Unemployment benefits have been in the news a lot lately. When an extension to long-term benefits funding was omitted from the latest federal budget, Democrats in the U.S. Congress had to begin a separate push for money that has so far been opposed by all but a few Republicans. It's an important battle as unemployment remains high across the country.
But this post isn't about politics. It's about what happens when regular working people lose their jobs, apply for unemployment benefits, and then are denied when their former employers file protests.
In Kentucky, KRS 341.370 provides several reasons why a former employee can be disqualified from receiving unemployment benefits. The most commonly known reason is voluntarily quitting "without good cause attributable to the employment." In other words, if you quit your job just because you felt like it, you are disqualified from receiving unemployment benefits.
The justification for benefits denial that I see most often in my practice is misconduct. Employers will protest an employee's benefits claim on the basis that he/she did something especially bad at work. KRS 341.370(b) states that a worker is disqualified from benefits if he/she has been discharged for misconduct connected with the work he/she was performing for the employer.
But what does "misconduct" mean? Is simply breaking a rule or violating a policy enough? KRS 341.370(6) explains:
'Discharge for misconduct' as used in this section shall include but not be limited to, separation initiated by an employer for falsification of an employment application to obtain employment through subterfuge; knowing violation of a reasonable and uniformly enforced rule of an employer; unsatisfactory attendance if the worker cannot show good cause for absences or tardiness; damaging the employer's property through gross negligence; refusing to obey reasonable instructions; reporting to work under the influence of alcohol or drugs or consuming alcohol or drugs on employer's premises during working hours; conduct endangering safety of self or co-workers; and incarceration in jail following conviction of a misdemeanor or felony by a court of competent jurisdiction, which results in missing at least five (5) days of work.
That's a lot of words to say a worker can't get unemployment benefits if he or she really screws up at work and gets fired for it.
It's important to note that KRS 341.370(6) doesn't list reasons an employee can be fired; being fired has a much lower standard. Kentucky is an "at-will" state, which means that a worker can be fired for most any reason or no reason at all (with a few exceptions for discrimination and protected activities).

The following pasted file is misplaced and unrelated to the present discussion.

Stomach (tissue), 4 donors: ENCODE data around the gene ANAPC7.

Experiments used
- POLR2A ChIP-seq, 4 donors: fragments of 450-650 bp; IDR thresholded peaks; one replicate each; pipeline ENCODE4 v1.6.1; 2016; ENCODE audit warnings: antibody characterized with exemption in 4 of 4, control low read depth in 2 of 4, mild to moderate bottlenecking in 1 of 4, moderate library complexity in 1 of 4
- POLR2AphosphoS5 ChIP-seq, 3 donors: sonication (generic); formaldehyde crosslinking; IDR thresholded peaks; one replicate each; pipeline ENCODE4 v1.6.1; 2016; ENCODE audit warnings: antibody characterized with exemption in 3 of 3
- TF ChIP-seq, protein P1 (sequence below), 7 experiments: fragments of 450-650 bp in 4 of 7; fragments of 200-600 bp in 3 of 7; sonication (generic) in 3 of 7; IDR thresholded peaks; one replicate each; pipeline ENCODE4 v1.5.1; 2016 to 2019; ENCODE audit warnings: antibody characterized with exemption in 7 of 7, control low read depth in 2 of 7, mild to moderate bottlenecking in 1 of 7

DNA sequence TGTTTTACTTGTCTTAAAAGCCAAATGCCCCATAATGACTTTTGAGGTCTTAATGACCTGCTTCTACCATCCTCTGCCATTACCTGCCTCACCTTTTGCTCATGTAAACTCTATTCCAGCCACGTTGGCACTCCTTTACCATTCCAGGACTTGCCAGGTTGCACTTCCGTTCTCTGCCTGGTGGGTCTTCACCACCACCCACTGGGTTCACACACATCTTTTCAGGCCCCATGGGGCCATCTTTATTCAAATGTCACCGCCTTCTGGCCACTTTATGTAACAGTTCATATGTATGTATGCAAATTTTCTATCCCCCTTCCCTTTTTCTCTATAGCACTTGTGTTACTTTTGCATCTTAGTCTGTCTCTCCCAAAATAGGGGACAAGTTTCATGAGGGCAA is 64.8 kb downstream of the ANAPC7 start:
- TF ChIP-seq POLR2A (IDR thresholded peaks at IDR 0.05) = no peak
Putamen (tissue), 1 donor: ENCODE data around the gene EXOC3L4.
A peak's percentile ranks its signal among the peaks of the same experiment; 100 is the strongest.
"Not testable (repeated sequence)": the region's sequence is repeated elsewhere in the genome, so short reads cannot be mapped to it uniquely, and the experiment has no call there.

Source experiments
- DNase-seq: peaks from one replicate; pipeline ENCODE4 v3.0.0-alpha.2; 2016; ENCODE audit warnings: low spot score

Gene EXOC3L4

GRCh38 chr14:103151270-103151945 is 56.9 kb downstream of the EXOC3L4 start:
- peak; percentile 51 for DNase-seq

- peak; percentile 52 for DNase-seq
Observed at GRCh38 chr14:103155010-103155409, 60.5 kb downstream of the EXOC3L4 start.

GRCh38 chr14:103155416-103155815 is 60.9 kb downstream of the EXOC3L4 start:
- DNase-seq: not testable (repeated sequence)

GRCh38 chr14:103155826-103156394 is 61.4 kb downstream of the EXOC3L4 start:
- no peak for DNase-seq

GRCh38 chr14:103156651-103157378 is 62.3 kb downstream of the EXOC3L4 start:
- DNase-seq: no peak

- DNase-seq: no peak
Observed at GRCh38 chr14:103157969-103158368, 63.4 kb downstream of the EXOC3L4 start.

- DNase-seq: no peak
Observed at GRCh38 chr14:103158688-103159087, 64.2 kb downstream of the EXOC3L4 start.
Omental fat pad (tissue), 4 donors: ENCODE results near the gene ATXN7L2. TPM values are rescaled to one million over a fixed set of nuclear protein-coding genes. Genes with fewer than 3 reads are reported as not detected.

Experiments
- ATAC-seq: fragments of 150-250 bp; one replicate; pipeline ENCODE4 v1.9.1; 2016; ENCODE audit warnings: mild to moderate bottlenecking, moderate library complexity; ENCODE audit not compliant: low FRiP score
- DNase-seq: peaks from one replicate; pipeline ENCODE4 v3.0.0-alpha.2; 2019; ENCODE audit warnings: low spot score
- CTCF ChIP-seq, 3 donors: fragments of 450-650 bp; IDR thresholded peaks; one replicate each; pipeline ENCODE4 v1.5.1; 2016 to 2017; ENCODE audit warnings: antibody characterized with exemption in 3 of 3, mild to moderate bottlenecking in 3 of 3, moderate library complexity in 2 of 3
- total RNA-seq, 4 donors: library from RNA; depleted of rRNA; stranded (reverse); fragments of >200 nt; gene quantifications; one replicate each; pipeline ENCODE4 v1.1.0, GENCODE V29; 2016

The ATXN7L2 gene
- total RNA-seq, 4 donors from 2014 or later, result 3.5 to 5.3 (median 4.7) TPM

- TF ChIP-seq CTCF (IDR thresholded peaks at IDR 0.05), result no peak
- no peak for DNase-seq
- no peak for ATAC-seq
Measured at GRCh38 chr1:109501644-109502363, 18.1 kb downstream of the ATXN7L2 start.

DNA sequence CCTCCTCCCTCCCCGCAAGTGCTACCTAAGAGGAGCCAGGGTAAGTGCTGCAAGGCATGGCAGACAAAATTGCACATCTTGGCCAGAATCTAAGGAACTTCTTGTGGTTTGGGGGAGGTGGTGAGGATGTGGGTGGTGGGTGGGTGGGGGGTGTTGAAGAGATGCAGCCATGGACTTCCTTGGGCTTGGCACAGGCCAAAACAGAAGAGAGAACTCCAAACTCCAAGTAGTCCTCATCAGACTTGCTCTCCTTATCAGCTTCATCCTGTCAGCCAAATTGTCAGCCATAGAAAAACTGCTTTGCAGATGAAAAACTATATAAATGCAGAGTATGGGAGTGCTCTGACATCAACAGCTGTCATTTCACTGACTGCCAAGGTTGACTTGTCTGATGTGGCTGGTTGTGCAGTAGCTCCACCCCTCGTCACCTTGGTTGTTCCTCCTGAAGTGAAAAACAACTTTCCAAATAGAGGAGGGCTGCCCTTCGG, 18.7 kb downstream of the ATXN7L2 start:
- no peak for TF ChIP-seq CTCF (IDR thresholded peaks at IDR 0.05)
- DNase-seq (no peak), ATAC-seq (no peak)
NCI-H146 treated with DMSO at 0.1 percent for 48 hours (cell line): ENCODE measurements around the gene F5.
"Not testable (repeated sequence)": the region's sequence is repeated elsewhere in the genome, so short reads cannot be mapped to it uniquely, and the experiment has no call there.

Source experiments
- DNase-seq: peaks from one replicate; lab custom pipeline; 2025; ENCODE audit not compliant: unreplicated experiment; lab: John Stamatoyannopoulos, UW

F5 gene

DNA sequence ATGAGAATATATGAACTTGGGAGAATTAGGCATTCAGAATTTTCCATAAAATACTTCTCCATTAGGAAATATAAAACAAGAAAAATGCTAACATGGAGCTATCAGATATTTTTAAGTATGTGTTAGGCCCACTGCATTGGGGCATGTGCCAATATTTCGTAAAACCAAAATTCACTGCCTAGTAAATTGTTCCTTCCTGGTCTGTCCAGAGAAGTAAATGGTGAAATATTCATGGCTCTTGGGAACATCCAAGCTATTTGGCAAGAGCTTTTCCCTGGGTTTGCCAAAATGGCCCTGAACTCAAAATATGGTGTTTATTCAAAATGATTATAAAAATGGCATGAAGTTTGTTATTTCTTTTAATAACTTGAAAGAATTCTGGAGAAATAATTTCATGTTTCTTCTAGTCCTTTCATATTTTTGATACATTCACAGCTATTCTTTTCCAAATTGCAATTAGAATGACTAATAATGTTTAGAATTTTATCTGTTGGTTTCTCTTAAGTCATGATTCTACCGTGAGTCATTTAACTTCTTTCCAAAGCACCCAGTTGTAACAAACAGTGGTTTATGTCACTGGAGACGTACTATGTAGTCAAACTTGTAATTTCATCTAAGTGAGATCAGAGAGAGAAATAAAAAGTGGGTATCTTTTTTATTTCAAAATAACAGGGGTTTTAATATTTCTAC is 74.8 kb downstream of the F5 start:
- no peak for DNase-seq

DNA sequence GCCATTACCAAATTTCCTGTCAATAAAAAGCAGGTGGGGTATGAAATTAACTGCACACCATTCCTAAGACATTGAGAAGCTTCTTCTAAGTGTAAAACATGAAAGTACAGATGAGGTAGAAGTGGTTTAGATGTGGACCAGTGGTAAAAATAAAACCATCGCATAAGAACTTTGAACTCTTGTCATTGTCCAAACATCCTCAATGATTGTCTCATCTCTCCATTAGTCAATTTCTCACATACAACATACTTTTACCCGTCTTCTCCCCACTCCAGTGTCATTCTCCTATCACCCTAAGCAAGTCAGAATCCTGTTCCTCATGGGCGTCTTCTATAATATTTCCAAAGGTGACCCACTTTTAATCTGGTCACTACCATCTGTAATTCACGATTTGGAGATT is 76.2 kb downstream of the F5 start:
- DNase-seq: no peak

But what KRS 341.370 does say is that even though employees can be fired for no reason at all, employers need a good reason to protest their unemployment benefits. A worker must have done something pretty bad to have their benefits denied.
"Misconduct" is the most common reason given by employers for the clients I represent in unemployment appeals. It's a convenient excuse that companies frequently rely upon to spare the expense of providing unemployment benefits to terminated workers.
Unfortunately for employers, though, when workers appeal the denial of benefits, the employers bear the burden of proving there was actual misconduct. Burch v. Taylor Drug Store, 965 S.W.2d 830, 835 (Ky. Ct. App. 1998). And like I said above, misconduct is more than just breaking a rule or being tough to work with. Misconduct is "a wilful and wanton disregard of the employer's interests." Masonic Homes of Ky., Inc. v. Ky. Unemployment Ins. Comm'n, 382 S.W.3d 884, 886-87 (Ky. Ct. App. 2012).
For example, if the employer alleges that a uniformly enforced rule was violated by the former employee, they have to produce evidence to show that the rule was reasonable and that it applied to all employees all the time. The employee then gets the opportunity to rebut this claim, usually by testifying personally that others often or sometimes broke the same rule but suffered no consequences. Or the employee can show that the rule was arbitrary and had no reasonable basis connected with the work. Witness testimony from fellow employees can be invaluable in such cases.
Ultimately, it's the employer's burden to prove misconduct. This is why appealing a denial of benefits can be crucial for an employee --- it puts the onus on the employer to actually prove their allegation, and they often cannot do so. Employers have a lot of leeway when it comes to firing their employees, but they don't, and shouldn't enjoy as much freedom to deny unemployment benefits. After all, the purpose of unemployment benefits is to relieve "the stress of economic insecurity due to unemployment through little or no fault of the worker." Shamrock Coal Co. v. Taylor, 697 S.W.2d 952, 954 (Ky. Ct. App. 1985).